Supreme Court Rules Against File Sharing Companies

Students are major users of downloading software that justices say entertainment companies can sue over.
June 28, 2005

In a case with huge implications for the media and technology industries, but narrower ones for higher education, the U.S. Supreme Court ruled unanimously on Monday that entertainment companies can sue commercial providers of file sharing programs for copyright infringement.

The court's decision in MGM Studios v. Grokster, which provided endless fodder for law professors and other experts on intellectual property law on Monday, is directly relevant for colleges and universities mainly because students have been major consumers of the movies and music that the entertainment studios have accused the file sharing companies, like Grokster, of permitting to be downloaded illegally. 

The movie and music studios have sued students at numerous campuses, and colleges, unhappy about that and about the fact that the downloading clogs their campus networks, have frequently sided with the entertainment companies in trying to restrict their students from downloading through the file sharing programs. 

Some institutions, like Pennsylvania State University, have sought to find alternative, legal means of giving their students access to downloadable music and other media.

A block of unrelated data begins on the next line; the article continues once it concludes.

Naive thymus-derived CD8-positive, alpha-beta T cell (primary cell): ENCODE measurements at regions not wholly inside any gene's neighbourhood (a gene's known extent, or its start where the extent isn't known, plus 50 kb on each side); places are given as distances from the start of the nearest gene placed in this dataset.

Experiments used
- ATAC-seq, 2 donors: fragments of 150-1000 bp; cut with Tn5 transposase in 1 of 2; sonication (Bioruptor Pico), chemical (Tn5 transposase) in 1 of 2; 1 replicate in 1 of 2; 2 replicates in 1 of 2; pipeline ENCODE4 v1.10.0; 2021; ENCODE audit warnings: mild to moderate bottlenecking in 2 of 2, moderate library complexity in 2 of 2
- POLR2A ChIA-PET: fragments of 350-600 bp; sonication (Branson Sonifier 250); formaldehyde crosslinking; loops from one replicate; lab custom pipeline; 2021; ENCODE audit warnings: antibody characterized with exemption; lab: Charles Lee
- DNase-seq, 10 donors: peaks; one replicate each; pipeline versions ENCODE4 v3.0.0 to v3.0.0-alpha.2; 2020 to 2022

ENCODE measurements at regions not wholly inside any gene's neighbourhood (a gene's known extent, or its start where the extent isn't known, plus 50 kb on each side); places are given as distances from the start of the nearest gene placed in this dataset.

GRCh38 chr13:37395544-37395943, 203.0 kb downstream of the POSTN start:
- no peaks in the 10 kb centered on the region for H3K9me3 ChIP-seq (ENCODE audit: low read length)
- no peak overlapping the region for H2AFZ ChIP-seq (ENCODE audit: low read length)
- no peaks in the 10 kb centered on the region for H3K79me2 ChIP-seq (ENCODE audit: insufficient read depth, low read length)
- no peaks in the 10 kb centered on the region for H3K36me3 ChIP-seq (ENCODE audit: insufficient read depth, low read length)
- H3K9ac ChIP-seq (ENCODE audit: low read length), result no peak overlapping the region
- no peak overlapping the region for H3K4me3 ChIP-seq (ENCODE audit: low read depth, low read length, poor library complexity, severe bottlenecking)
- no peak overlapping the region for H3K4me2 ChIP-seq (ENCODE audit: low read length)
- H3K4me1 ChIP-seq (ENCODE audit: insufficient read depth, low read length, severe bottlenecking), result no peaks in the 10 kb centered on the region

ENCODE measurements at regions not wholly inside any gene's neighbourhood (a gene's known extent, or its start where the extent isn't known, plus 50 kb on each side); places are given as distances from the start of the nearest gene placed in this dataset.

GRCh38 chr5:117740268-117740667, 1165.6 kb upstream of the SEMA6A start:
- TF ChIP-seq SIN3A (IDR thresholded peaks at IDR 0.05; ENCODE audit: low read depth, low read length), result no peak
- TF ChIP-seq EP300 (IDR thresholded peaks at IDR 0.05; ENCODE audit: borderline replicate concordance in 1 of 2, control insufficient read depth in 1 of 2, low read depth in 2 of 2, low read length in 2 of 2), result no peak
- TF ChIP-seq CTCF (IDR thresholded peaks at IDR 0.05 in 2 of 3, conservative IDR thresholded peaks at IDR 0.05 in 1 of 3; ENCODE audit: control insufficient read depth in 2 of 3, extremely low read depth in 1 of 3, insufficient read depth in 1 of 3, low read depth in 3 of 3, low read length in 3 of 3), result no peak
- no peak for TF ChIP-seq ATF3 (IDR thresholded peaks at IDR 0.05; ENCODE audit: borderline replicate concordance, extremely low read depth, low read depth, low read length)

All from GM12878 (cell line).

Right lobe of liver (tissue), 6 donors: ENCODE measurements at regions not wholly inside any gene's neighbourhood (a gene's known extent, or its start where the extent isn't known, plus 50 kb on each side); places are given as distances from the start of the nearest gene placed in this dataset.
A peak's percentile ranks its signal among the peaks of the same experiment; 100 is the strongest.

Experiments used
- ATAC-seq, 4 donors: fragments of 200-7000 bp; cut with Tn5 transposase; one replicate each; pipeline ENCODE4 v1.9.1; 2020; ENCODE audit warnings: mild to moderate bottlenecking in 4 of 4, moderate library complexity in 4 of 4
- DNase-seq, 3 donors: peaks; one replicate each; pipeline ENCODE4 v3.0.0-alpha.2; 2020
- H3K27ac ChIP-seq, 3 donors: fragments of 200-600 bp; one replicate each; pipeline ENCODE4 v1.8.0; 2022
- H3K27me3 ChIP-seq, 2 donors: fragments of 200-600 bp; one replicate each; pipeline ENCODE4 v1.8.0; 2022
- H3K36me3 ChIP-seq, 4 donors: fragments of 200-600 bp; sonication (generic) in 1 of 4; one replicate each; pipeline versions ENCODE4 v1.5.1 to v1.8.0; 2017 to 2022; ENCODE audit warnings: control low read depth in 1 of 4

In response to Monday's decision, Penn State's president, Graham Spanier, issued a statement in which he said the court's ruling has made clear higher education's "responsibility to address the problem of copyright infringement."

Colleges, said Spanier, who heads a committee of college and entertainment industry leaders, should examine their policies "surrounding the inappropriate use of university networks to access peer-to-peer services that are clearly intended to be used for the piracy of movies and music," and "raise awareness of copyright issues, teach our students about integrity, and prove that the higher education community values ethical behavior on its campuses."


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